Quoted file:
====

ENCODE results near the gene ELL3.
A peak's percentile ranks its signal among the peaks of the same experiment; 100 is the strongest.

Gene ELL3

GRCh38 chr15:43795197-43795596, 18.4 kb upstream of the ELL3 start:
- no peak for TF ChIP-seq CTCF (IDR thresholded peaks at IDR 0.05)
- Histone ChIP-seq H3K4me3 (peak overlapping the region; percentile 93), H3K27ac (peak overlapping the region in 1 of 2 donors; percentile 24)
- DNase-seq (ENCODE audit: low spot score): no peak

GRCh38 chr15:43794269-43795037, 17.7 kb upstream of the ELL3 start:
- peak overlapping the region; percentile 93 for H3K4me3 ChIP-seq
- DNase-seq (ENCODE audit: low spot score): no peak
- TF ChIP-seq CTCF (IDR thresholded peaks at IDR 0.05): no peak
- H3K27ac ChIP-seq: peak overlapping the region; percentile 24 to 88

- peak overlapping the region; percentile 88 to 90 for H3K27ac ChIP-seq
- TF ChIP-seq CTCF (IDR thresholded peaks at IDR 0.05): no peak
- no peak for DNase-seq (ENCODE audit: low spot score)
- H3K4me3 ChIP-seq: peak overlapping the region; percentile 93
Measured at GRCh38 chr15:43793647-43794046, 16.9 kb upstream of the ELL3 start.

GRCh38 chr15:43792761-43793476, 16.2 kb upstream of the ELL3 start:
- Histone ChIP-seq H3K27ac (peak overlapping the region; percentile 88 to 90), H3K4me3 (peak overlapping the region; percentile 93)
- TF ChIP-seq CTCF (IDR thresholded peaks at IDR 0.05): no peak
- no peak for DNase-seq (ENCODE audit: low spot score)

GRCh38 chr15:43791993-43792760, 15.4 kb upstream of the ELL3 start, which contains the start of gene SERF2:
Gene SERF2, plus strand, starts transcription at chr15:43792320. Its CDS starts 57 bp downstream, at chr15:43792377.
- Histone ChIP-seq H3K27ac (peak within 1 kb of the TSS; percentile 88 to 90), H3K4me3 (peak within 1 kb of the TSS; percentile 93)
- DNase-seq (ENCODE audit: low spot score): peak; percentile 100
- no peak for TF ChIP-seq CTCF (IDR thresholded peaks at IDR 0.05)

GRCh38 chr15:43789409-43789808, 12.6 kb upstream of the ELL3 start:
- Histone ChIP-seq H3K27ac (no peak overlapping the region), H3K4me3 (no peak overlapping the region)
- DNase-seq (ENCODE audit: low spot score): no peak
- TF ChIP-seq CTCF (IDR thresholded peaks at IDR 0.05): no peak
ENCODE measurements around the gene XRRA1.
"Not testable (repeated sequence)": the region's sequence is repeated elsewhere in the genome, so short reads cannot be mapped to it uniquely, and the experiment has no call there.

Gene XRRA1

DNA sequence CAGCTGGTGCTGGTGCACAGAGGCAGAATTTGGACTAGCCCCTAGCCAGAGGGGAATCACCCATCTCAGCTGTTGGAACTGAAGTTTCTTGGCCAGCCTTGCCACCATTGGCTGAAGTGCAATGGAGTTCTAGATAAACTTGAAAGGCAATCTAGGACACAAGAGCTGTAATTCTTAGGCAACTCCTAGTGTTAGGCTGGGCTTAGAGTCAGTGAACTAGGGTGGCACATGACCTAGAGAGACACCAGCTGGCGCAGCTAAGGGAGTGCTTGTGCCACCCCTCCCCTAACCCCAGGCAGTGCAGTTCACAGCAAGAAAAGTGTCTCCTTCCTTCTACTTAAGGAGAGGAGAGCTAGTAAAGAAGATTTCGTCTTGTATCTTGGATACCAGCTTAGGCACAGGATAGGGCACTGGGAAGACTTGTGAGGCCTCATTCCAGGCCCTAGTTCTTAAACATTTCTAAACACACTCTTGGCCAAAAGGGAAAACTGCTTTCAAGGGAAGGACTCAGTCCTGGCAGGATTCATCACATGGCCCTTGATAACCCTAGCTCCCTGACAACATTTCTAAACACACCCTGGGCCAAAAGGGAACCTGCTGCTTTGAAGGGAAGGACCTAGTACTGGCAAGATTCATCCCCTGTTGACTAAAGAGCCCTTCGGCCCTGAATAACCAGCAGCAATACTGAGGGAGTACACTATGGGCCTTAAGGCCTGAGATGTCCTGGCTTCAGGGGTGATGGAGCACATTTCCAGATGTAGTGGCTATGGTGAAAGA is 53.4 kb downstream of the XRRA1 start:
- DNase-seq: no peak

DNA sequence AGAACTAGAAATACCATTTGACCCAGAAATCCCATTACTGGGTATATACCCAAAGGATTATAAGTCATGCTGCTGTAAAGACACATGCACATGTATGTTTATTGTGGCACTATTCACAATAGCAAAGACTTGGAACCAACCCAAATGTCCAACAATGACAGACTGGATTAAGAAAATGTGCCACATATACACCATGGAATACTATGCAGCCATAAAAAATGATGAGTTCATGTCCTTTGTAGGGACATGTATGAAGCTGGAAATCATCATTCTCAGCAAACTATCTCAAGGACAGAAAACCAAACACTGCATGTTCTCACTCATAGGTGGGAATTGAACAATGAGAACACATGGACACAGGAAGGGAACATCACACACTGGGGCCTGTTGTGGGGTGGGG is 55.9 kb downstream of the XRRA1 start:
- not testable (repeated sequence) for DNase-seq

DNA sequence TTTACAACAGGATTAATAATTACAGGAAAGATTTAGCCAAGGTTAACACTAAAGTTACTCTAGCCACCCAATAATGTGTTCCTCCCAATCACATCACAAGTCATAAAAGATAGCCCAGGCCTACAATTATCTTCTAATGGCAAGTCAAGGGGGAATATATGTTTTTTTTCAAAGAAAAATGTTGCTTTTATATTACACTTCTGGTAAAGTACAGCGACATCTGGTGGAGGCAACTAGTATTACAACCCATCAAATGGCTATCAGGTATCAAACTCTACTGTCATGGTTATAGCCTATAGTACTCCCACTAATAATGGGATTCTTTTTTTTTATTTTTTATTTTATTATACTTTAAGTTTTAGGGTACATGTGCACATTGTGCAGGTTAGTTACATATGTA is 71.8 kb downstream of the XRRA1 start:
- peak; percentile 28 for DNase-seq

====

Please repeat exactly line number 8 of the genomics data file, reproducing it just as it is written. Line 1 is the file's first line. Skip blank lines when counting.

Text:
GRCh38 chr15:43794269-43795037, 17.7 kb upstream of the ELL3 start: